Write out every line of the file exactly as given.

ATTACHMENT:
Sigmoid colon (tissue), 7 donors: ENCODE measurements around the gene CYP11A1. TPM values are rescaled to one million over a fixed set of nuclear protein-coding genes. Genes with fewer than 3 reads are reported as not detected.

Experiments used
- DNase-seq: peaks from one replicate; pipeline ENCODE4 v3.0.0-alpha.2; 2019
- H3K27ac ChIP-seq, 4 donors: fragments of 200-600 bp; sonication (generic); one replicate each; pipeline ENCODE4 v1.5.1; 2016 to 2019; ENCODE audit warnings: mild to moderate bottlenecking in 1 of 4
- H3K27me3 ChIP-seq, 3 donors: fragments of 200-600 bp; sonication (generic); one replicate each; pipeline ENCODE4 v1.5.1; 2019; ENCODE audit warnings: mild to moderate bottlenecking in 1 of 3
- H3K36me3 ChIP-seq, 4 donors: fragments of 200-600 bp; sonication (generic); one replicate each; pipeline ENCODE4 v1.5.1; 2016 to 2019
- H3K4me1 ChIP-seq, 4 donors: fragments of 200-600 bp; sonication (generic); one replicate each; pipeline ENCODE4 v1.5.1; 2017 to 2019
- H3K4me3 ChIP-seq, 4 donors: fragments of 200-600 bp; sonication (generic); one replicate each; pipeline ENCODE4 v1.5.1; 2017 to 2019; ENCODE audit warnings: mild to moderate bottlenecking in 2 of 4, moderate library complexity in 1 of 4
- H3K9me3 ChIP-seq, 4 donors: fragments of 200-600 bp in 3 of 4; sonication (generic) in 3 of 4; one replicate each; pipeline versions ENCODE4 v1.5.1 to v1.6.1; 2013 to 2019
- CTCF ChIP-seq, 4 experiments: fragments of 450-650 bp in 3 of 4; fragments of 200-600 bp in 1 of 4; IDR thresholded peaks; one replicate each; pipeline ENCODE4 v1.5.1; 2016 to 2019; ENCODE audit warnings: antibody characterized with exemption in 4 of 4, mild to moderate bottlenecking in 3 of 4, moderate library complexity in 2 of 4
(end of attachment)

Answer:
Sigmoid colon (tissue), 7 donors: ENCODE measurements around the gene CYP11A1. TPM values are rescaled to one million over a fixed set of nuclear protein-coding genes. Genes with fewer than 3 reads are reported as not detected.

Experiments used
- DNase-seq: peaks from one replicate; pipeline ENCODE4 v3.0.0-alpha.2; 2019
- H3K27ac ChIP-seq, 4 donors: fragments of 200-600 bp; sonication (generic); one replicate each; pipeline ENCODE4 v1.5.1; 2016 to 2019; ENCODE audit warnings: mild to moderate bottlenecking in 1 of 4
- H3K27me3 ChIP-seq, 3 donors: fragments of 200-600 bp; sonication (generic); one replicate each; pipeline ENCODE4 v1.5.1; 2019; ENCODE audit warnings: mild to moderate bottlenecking in 1 of 3
- H3K36me3 ChIP-seq, 4 donors: fragments of 200-600 bp; sonication (generic); one replicate each; pipeline ENCODE4 v1.5.1; 2016 to 2019
- H3K4me1 ChIP-seq, 4 donors: fragments of 200-600 bp; sonication (generic); one replicate each; pipeline ENCODE4 v1.5.1; 2017 to 2019
- H3K4me3 ChIP-seq, 4 donors: fragments of 200-600 bp; sonication (generic); one replicate each; pipeline ENCODE4 v1.5.1; 2017 to 2019; ENCODE audit warnings: mild to moderate bottlenecking in 2 of 4, moderate library complexity in 1 of 4
- H3K9me3 ChIP-seq, 4 donors: fragments of 200-600 bp in 3 of 4; sonication (generic) in 3 of 4; one replicate each; pipeline versions ENCODE4 v1.5.1 to v1.6.1; 2013 to 2019
- CTCF ChIP-seq, 4 experiments: fragments of 450-650 bp in 3 of 4; fragments of 200-600 bp in 1 of 4; IDR thresholded peaks; one replicate each; pipeline ENCODE4 v1.5.1; 2016 to 2019; ENCODE audit warnings: antibody characterized with exemption in 4 of 4, mild to moderate bottlenecking in 3 of 4, moderate library complexity in 2 of 4